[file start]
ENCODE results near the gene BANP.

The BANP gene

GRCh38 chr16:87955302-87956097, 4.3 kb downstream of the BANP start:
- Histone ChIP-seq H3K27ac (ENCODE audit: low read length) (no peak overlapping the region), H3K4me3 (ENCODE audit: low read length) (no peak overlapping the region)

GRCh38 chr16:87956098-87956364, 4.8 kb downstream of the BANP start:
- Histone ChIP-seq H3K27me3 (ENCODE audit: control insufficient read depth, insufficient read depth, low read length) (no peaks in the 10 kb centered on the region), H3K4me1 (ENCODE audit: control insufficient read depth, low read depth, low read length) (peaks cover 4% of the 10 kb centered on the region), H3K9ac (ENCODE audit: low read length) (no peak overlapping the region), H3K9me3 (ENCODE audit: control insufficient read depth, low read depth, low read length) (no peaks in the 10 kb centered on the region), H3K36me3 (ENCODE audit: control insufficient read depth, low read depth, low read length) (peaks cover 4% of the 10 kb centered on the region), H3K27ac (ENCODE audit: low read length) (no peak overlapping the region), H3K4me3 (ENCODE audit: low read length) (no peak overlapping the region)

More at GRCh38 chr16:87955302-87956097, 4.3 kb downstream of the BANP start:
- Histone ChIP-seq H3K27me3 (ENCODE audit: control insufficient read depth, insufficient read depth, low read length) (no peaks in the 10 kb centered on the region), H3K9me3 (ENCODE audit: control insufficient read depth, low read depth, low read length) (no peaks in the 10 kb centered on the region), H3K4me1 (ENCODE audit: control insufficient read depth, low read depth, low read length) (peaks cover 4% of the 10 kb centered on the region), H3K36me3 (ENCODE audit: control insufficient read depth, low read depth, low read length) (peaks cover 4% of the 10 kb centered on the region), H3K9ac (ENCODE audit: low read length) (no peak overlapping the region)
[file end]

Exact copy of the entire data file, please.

ENCODE results near the gene BANP.

The BANP gene

GRCh38 chr16:87955302-87956097, 4.3 kb downstream of the BANP start:
- Histone ChIP-seq H3K27ac (ENCODE audit: low read length) (no peak overlapping the region), H3K4me3 (ENCODE audit: low read length) (no peak overlapping the region)

GRCh38 chr16:87956098-87956364, 4.8 kb downstream of the BANP start:
- Histone ChIP-seq H3K27me3 (ENCODE audit: control insufficient read depth, insufficient read depth, low read length) (no peaks in the 10 kb centered on the region), H3K4me1 (ENCODE audit: control insufficient read depth, low read depth, low read length) (peaks cover 4% of the 10 kb centered on the region), H3K9ac (ENCODE audit: low read length) (no peak overlapping the region), H3K9me3 (ENCODE audit: control insufficient read depth, low read depth, low read length) (no peaks in the 10 kb centered on the region), H3K36me3 (ENCODE audit: control insufficient read depth, low read depth, low read length) (peaks cover 4% of the 10 kb centered on the region), H3K27ac (ENCODE audit: low read length) (no peak overlapping the region), H3K4me3 (ENCODE audit: low read length) (no peak overlapping the region)

More at GRCh38 chr16:87955302-87956097, 4.3 kb downstream of the BANP start:
- Histone ChIP-seq H3K27me3 (ENCODE audit: control insufficient read depth, insufficient read depth, low read length) (no peaks in the 10 kb centered on the region), H3K9me3 (ENCODE audit: control insufficient read depth, low read depth, low read length) (no peaks in the 10 kb centered on the region), H3K4me1 (ENCODE audit: control insufficient read depth, low read depth, low read length) (peaks cover 4% of the 10 kb centered on the region), H3K36me3 (ENCODE audit: control insufficient read depth, low read depth, low read length) (peaks cover 4% of the 10 kb centered on the region), H3K9ac (ENCODE audit: low read length) (no peak overlapping the region)